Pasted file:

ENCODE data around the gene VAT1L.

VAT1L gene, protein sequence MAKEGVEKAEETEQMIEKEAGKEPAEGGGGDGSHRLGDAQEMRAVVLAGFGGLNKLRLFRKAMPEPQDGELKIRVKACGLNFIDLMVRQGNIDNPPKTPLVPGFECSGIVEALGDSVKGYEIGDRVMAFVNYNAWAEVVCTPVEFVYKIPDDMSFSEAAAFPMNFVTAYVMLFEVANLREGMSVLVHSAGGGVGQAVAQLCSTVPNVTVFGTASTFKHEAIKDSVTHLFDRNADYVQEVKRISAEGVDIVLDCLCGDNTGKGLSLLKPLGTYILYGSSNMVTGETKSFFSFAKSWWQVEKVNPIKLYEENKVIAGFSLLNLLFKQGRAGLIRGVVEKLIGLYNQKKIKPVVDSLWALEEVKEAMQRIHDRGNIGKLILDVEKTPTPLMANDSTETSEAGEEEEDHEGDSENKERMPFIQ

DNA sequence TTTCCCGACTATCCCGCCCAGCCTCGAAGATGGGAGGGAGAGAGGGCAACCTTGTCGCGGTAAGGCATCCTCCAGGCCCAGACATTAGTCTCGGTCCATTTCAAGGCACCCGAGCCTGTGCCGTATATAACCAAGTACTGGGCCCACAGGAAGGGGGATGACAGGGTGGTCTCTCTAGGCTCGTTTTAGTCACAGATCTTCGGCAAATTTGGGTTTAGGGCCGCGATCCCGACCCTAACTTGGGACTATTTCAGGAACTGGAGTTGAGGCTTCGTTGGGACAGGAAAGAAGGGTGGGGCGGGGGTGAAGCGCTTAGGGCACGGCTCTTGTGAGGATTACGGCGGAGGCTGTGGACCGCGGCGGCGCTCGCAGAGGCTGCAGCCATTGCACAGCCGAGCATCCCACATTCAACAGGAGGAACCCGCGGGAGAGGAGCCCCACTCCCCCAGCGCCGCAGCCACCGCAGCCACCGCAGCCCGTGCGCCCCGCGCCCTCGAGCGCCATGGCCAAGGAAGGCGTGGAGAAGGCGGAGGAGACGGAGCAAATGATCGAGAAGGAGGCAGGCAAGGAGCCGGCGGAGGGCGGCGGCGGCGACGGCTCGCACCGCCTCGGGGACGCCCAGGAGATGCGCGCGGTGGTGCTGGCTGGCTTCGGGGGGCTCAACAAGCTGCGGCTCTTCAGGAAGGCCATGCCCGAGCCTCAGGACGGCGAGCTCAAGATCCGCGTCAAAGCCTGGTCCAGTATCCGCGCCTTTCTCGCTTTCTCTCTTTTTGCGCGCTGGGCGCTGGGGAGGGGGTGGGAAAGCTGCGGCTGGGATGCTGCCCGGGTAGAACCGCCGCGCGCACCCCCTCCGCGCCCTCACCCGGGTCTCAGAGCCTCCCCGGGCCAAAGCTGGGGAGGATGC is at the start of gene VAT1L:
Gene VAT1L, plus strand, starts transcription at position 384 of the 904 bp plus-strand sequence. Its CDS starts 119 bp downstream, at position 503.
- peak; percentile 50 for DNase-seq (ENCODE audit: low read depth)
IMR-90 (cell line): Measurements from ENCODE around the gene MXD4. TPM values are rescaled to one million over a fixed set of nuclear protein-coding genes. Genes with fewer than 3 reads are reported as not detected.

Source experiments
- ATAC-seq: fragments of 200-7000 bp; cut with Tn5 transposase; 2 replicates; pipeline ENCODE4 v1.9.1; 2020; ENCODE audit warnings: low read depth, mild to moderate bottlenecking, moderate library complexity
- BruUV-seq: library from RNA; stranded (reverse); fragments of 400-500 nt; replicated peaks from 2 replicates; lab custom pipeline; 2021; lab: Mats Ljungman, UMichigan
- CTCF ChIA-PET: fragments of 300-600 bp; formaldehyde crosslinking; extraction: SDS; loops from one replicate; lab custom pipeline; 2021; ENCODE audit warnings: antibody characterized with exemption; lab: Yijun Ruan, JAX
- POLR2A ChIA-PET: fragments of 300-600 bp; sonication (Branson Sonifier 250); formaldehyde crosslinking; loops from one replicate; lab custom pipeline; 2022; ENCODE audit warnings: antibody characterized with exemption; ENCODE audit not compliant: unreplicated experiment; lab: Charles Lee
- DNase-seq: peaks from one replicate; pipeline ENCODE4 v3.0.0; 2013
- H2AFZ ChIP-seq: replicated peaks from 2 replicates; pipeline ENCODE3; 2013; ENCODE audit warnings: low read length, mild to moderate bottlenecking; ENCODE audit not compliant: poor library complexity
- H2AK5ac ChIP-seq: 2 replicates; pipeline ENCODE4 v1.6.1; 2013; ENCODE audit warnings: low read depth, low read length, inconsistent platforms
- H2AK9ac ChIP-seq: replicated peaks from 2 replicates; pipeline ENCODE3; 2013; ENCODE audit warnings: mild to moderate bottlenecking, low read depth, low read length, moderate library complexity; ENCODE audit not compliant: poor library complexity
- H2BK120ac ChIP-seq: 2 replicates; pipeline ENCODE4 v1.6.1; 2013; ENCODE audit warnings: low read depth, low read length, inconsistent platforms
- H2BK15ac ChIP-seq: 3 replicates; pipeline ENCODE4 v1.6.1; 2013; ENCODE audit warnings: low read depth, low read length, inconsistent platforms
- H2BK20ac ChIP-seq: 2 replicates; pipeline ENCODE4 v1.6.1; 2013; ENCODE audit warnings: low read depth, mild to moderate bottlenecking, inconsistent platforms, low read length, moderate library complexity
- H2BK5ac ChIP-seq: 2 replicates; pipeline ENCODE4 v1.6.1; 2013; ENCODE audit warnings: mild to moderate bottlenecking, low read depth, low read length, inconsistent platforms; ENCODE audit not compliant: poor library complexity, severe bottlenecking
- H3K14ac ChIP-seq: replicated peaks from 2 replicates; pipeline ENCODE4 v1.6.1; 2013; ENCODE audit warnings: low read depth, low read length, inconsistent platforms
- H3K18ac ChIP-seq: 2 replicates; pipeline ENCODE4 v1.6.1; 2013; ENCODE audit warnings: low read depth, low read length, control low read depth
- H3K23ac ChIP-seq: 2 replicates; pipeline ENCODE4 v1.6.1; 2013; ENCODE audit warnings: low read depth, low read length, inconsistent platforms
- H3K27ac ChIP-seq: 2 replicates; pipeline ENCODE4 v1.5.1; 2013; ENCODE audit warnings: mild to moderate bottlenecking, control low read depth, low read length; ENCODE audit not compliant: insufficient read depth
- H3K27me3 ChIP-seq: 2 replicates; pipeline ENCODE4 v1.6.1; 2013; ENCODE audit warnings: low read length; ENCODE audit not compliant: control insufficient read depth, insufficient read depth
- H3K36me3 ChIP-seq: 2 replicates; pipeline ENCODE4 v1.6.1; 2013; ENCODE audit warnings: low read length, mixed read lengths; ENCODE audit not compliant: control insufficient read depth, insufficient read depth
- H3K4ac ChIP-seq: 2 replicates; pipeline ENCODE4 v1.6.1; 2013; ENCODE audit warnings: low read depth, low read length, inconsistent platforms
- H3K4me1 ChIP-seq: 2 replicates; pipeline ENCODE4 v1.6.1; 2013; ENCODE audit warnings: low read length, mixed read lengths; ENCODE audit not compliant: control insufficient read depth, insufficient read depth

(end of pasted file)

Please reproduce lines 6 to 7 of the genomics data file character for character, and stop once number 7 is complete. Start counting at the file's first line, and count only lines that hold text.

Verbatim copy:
IMR-90 (cell line): Measurements from ENCODE around the gene MXD4. TPM values are rescaled to one million over a fixed set of nuclear protein-coding genes. Genes with fewer than 3 reads are reported as not detected.

Source experiments